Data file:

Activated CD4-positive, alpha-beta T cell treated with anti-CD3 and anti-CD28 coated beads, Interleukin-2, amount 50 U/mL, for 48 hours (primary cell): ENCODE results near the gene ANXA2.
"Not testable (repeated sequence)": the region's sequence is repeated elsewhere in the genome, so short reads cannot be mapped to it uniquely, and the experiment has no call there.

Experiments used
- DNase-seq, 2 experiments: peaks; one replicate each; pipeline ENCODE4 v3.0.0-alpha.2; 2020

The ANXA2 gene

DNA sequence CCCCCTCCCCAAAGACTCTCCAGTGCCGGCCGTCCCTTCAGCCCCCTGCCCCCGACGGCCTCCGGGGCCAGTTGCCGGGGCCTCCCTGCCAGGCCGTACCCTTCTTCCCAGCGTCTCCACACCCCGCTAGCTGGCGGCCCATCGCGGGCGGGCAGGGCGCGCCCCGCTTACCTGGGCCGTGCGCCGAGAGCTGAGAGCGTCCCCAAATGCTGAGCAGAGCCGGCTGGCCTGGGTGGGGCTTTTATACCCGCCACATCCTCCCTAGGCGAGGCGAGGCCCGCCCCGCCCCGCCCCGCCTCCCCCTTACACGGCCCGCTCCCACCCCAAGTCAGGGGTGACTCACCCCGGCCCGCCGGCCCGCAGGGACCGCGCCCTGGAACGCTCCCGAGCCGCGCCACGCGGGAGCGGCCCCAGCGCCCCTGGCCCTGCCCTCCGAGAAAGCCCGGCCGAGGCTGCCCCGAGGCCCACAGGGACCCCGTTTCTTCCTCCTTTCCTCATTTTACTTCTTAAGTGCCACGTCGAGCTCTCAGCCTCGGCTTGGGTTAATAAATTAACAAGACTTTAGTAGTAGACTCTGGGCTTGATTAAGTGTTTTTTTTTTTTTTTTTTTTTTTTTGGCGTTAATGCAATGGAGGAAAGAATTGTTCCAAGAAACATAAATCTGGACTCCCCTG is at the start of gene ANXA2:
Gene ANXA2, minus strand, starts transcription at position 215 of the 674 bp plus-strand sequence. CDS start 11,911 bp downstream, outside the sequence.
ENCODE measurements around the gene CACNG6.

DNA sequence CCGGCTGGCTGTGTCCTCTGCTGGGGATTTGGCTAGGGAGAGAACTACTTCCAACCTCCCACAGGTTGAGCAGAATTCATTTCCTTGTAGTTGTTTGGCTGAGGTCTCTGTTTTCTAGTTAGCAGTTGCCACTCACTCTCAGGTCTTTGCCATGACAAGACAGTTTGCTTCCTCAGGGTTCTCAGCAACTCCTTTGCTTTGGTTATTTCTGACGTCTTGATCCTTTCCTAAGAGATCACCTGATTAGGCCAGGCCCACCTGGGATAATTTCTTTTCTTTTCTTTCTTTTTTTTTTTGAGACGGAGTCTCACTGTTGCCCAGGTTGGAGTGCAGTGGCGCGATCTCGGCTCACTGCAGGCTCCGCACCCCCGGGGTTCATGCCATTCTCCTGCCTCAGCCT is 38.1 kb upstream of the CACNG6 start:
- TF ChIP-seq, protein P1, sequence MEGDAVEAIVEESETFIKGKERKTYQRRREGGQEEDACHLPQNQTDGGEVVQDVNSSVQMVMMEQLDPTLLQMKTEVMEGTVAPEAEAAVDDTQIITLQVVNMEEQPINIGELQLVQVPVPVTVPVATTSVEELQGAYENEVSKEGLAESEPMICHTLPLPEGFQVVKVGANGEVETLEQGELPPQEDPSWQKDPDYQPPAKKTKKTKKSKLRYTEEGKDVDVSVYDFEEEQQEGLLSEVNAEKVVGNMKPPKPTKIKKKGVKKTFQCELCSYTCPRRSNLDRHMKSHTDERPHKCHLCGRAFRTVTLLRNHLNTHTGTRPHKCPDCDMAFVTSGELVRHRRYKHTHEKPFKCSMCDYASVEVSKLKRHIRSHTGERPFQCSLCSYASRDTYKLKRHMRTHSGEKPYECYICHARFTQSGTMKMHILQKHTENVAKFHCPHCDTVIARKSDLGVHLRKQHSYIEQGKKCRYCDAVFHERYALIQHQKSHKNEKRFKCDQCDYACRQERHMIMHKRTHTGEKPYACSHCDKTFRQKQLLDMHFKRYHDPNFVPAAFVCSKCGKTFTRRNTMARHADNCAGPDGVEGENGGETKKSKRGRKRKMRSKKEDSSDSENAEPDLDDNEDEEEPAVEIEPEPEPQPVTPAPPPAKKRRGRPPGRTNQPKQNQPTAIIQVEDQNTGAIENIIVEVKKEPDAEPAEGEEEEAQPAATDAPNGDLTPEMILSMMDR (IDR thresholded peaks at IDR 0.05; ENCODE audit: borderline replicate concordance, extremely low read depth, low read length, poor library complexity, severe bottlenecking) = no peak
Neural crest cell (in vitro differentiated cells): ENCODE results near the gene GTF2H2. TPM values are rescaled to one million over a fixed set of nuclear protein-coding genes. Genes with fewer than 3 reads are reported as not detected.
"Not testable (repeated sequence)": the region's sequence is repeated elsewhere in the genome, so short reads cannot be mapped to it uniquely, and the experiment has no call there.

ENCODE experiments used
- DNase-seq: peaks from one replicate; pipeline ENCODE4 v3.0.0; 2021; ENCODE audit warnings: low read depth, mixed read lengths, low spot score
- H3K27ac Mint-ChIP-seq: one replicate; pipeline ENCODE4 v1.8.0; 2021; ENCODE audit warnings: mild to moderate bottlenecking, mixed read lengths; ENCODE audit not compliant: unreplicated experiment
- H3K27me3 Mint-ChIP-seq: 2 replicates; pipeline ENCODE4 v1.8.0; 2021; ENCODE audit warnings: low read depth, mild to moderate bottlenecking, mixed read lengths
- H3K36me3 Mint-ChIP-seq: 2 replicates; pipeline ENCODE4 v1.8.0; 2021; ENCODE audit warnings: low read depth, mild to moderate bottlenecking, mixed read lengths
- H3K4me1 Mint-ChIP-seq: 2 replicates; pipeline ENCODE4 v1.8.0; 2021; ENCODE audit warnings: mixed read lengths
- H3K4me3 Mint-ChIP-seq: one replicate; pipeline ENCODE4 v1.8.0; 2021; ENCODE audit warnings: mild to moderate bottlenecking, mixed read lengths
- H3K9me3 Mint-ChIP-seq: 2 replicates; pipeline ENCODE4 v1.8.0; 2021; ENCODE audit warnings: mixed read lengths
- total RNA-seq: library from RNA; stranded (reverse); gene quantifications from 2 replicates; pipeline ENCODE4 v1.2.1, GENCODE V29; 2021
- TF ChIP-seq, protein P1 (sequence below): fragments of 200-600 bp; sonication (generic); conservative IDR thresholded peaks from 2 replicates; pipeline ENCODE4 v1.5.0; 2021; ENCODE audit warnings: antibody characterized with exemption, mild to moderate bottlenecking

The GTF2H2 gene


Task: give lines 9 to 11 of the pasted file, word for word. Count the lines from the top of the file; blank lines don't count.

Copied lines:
DNA sequence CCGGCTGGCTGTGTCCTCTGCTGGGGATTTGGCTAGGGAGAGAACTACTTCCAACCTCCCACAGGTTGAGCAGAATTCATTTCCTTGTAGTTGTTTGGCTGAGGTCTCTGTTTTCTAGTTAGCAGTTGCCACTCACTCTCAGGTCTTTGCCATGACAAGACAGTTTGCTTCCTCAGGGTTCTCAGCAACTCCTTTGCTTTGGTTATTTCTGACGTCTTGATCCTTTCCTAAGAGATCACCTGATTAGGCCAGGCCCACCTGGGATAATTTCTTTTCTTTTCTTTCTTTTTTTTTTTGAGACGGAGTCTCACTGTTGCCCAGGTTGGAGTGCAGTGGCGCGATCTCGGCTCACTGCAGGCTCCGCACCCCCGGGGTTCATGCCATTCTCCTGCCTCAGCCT is 38.1 kb upstream of the CACNG6 start:
- TF ChIP-seq, protein P1, sequence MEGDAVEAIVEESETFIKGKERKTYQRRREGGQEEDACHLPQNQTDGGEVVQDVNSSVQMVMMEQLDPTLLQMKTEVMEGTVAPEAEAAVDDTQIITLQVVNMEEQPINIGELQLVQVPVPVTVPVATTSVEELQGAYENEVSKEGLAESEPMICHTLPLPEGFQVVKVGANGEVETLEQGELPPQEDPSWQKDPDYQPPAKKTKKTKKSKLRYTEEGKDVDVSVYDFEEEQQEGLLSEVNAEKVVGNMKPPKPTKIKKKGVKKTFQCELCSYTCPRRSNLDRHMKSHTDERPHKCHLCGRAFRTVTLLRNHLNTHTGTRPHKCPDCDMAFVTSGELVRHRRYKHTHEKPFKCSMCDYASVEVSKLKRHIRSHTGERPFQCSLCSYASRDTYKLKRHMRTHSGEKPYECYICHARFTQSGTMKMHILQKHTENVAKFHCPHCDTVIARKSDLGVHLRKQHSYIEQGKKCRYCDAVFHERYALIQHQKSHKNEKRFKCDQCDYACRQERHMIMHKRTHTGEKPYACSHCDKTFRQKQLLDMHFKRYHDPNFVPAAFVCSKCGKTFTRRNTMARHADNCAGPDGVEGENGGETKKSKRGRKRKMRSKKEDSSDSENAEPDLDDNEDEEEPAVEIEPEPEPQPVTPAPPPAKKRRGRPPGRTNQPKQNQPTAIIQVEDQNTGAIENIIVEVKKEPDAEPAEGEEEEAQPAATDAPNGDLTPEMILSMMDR (IDR thresholded peaks at IDR 0.05; ENCODE audit: borderline replicate concordance, extremely low read depth, low read length, poor library complexity, severe bottlenecking) = no peak
Neural crest cell (in vitro differentiated cells): ENCODE results near the gene GTF2H2. TPM values are rescaled to one million over a fixed set of nuclear protein-coding genes. Genes with fewer than 3 reads are reported as not detected.